Wednesday, December 17, 2014
The Effect of Interactivity on Learning Physical Actions in Virtual Reality
Jeremy Bailenson, Kayur Patel, Alexia Nielsen, Ruzena Bajscy, Sang-Hack Jung & Gregorij Kurillo
Media Psychology, Volume 11, Issue 3, 2008
Virtual reality (VR) offers new possibilities for learning, specifically for training individuals to perform physical movements such as physical therapy and exercise. The current article examines two aspects of VR that uniquely contribute to media interactivity: the ability to capture and review physical behaviour and the ability to see one's avatar rendered in real time from third person points of view. In two studies, we utilised a state-of-the-art, image-based tele-immersive system, capable of tracking and rendering many degrees of freedom of human motion in real time. In Experiment 1, participants learned better in VR than in a video learning condition according to self-report measures, and the cause of the advantage was seeing one's avatar stereoscopically in the third person. In Experiment 2, we added a virtual mirror in the learning environment to further leverage the ability to see oneself from novel angles in real time. Participants learned better in VR than in video according to objective performance measures. Implications for learning via interactive digital media are discussed.
The interesting idea here to me is the possibility of understanding how the movements are better encoded due to visual and proprioceptive feedback. The question then, is this a two way mechanism? If the same stimuli are presented, will it bring back better memory. In addition, is it a movement encoding. Can the encoding be accessed better by an expert. Here they are novices in training, what happens if the person already knows the moves, but cannot explain them. Can they explain them better if they have an immersive 3D view of their actions? No brainer, it should work in this case clearly. The question is, will it work as well if the visualisation is not the user of the tool at that moment in time.
They use the term "Sea of Cameras," would have thought a forest would be more apt. :-)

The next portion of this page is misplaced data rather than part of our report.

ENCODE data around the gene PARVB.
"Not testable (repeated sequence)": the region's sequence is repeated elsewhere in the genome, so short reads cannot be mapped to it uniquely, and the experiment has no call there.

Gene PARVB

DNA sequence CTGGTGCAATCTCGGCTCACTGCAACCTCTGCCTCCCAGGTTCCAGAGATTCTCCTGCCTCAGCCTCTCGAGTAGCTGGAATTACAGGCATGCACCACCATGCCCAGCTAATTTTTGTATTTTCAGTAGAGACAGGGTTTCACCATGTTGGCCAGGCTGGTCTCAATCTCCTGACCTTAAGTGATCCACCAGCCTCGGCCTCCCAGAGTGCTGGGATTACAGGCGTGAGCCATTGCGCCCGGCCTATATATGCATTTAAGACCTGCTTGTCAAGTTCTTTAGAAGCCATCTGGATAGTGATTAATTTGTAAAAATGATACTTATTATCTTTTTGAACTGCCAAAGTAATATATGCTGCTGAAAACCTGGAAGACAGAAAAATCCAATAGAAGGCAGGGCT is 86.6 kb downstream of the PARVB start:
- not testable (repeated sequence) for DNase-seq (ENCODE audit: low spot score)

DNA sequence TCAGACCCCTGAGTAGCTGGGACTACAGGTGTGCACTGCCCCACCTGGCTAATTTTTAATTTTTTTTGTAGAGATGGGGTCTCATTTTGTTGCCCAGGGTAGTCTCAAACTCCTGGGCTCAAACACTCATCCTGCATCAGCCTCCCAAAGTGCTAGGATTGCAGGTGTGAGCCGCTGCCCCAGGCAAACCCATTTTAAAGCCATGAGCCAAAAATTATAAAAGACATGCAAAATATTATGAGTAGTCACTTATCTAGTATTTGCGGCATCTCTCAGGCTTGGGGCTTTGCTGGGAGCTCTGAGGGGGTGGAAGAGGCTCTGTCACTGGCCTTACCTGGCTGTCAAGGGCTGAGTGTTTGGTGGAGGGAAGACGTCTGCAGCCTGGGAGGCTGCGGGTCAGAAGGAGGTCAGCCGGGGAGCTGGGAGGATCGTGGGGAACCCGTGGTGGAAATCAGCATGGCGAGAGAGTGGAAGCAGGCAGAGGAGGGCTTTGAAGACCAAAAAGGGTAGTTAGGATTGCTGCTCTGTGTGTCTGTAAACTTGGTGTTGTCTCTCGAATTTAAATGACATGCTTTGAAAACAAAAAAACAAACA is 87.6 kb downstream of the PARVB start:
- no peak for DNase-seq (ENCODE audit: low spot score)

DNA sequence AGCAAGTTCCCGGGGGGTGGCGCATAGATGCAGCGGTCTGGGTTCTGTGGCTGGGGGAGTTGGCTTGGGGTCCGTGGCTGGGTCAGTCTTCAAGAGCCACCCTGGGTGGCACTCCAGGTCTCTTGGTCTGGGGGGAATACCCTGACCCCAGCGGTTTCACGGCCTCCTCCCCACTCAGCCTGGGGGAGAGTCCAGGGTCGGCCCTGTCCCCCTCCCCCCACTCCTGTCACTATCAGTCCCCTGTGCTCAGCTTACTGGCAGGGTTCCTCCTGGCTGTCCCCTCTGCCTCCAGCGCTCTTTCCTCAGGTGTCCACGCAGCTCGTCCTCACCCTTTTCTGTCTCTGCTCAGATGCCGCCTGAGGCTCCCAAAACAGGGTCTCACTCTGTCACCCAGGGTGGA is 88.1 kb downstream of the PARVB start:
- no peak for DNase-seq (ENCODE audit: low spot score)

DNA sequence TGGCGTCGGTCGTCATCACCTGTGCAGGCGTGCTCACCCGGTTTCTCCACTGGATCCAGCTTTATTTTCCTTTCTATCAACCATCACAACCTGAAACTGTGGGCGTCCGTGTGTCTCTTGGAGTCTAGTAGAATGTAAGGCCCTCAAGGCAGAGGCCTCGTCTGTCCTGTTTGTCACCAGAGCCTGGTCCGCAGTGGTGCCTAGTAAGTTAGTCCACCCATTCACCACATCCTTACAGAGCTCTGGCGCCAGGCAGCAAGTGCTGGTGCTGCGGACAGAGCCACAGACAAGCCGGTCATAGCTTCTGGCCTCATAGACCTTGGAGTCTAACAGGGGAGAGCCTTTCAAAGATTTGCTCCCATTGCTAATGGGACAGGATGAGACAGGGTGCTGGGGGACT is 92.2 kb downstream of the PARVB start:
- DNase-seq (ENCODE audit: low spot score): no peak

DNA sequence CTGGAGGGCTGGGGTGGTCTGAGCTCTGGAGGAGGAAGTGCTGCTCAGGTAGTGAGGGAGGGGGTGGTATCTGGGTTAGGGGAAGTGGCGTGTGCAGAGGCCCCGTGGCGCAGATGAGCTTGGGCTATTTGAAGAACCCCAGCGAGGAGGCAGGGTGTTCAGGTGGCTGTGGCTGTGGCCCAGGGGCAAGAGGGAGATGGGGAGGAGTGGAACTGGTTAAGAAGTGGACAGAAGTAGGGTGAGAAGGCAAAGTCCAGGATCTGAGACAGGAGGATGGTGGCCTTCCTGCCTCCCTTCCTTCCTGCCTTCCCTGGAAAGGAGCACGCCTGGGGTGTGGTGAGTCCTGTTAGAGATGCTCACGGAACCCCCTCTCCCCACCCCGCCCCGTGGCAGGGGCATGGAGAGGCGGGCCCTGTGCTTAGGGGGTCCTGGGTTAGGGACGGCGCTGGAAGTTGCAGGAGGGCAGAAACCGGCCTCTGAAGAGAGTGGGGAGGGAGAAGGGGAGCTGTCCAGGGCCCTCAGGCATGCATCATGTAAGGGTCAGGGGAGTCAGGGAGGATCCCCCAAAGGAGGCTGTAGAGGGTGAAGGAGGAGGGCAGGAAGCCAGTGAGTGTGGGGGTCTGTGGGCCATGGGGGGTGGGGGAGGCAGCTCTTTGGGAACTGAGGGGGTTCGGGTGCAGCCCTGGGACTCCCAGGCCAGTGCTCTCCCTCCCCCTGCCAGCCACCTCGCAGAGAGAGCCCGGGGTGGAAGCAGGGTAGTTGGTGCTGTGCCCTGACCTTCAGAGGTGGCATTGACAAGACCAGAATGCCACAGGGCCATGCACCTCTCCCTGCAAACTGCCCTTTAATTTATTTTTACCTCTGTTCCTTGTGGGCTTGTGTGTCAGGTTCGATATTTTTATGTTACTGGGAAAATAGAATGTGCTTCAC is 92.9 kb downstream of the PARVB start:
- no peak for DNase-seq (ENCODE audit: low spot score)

They rate the VR learning experience more positively. Found the VR trainer to be more credible.
VR version of learning system outperformed the video version, with significant results.
"In fact, there is ample research dedicated to the discordance among self report measures and behavioural measures when measuring behaviour in virtual reality (Bailenson et al., 2004, Bailenson,
Swinth, et al., 2005; Slater, 2005), concluding that neither self-report nor behavioural measures are sufficient, and that only by examining a host of measures can one assess virtual behaviour"
Shows that we need to use repeated versions of both behavioural and subjective to obtain insights into the effectiveness of such VR interfaces. Need to keep this in mind for future experiments.
The image reproduction methods used in the paper are poor (think Kinect image level) so the quality of the images in the Tai Chi lessons may have had an effects on results. Also, they had to look forward to compare themselves in the VR case; a cave or HMD might be better in this case due to a universal viewpoint capability. Using an Oculus might introduce better results due to ego centre being situated in the training space.
Bailenson, J. N., Aharoni, E., Beall, A. C., Guadagno, R. E., Dimov, A., & Blascovich,
J. (2004). Comparing behavioral and self-report measures of embodied agents’
social presence in immersive virtual environments. Proceedings of the 7th Annual
International Workshop on PRESENCE, October 13–15, Valencia, Spain.